We have shown that, in moderate to very severe COPD, mean responses to a near-maximal bronchodilator challenge decline progressively over time to a statistically significant, albeit modest and highly variable, extent, irrespective of the method of calculating the responses (absolute, relative or % predicted pre-post bronchodilator change). These downward trends in bronchodilator responses were observed in nearly all subgroups defined by the initial severity of airflow obstruction, age, gender, smoking status over the course of the study and use of ICS at baseline. However, the magnitude of the decline in responses for FEV1 or FVC differed significantly within some of these subgroups; for example, declines over time in absolute, relative and % predicted FEV1 and/or FVC responses were larger in patients with severe and very severe vs. mild/moderate airflow, > vs. ≤65 years of age, in sustained ex-smokers than continuing smokers and in patients receiving versus not receiving ICS at baseline (Tables 2, 3 and 4). The declines in responses for FVC tended to be larger than those for FEV1 when these were assessed as absolute changes, but not as relative or percent predicted changes. While some differences in the mean annual changes in FEV1 and FVC responses were noted between the placebo and tiotropium arms of the trial, these differences were not statistically significant irrespective of the method of expressing the bronchodilator response.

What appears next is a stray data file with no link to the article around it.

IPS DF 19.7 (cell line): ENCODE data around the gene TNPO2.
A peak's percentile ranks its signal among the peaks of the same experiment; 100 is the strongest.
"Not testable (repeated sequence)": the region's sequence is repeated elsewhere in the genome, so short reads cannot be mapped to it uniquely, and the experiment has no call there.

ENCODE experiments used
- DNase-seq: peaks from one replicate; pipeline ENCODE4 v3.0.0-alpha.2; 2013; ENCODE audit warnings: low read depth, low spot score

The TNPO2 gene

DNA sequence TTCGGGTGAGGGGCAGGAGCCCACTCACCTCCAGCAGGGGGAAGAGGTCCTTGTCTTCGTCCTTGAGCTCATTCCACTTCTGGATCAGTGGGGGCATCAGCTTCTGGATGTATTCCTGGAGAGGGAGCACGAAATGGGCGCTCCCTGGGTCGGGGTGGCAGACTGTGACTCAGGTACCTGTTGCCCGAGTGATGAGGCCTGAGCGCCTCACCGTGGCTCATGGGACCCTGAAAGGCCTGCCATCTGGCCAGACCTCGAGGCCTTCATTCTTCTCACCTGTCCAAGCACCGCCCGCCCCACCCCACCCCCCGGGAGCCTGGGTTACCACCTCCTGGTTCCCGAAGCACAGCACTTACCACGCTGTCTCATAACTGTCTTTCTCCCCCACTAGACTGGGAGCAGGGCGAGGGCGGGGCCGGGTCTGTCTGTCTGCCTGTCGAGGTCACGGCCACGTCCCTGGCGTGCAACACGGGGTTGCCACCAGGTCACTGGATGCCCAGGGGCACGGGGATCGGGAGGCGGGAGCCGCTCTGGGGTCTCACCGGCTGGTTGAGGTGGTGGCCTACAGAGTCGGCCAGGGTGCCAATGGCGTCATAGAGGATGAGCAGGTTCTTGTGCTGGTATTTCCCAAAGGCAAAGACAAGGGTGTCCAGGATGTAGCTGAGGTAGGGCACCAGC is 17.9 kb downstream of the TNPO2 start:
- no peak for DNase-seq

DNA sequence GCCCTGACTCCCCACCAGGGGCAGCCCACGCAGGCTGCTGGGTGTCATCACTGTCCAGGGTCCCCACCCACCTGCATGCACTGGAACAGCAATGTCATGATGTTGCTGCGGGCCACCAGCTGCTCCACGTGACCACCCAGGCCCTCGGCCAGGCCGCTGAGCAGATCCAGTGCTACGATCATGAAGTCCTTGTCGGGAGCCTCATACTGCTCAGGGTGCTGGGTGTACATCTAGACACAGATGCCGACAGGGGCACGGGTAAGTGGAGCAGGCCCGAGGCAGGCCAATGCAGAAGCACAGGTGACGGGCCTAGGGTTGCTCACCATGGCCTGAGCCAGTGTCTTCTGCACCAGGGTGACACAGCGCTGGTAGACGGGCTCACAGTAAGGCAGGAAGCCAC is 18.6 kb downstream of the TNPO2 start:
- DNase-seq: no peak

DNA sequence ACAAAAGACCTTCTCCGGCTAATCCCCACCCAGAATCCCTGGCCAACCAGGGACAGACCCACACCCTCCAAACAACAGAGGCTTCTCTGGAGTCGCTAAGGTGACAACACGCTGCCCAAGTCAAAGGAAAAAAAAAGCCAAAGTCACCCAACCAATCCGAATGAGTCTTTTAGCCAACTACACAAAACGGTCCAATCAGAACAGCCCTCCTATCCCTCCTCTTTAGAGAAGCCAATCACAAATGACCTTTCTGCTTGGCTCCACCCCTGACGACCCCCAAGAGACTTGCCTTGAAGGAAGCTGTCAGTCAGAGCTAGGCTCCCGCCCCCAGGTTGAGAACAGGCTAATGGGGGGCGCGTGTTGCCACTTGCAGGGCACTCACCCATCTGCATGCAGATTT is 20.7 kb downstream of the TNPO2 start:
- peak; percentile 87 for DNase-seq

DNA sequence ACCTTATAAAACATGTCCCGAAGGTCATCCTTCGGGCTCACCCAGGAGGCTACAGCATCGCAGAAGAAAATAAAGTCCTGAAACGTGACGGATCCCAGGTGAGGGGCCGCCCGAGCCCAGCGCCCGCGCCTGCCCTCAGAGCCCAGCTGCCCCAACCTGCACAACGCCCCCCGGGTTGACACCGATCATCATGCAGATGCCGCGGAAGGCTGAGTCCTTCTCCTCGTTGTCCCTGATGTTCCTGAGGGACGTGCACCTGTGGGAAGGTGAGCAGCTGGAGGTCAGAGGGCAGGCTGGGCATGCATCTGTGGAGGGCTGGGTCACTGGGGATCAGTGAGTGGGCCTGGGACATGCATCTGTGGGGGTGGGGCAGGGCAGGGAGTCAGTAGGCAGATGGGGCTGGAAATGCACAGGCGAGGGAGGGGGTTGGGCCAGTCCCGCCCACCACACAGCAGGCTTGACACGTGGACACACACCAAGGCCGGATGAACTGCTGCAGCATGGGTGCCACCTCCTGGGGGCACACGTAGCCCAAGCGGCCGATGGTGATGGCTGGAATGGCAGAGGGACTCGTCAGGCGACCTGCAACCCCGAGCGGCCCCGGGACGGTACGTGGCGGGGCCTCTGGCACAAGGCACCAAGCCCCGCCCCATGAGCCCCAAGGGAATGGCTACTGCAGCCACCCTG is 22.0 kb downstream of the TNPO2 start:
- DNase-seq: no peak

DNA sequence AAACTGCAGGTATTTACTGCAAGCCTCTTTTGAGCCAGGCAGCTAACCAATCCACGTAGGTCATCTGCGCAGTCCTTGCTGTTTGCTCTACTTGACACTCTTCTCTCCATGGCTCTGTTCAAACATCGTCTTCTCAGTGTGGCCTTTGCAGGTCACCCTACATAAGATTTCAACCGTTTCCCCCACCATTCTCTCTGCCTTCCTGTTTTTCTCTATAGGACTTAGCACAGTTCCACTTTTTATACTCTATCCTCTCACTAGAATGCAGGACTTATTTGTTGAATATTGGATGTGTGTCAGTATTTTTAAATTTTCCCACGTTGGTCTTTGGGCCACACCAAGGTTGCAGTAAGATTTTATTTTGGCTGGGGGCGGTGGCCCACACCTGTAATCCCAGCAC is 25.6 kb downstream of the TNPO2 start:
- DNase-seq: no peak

Responses to a bronchodilator in COPD patients are well known to vary over a relatively short time frame such that a large proportion of patients who respond significantly to a bronchodilator challenge on one day fail to do so on another day and vice versa over a relatively short time frame [4],[5],[15]. On the other hand, long-term trends in bronchodilator responses over more than one year have infrequently been measured [7],[8]. In the IPPB trial, in which the average baseline pre-bronchodilator FEV1 (36.1% predicted) was comparable to that in UPLIFT (39.4% predicted), the mean change in the relative FEV1 response per year over 3 years (-0.58/yr) was similar to that which we observed in UPLIFT over 4 years (-0.68/yr) but, unlike the present findings, was not significantly different from zero [7]. On the other hand, the change in % predicted FEV1 response over 3 years (-0.36/yr) was both similar to that noted in the UPLIFT population over 4 years (-0.33/yr) and also significantly different from zero. The long-term change in absolute responses in the IPPB trial was not reported.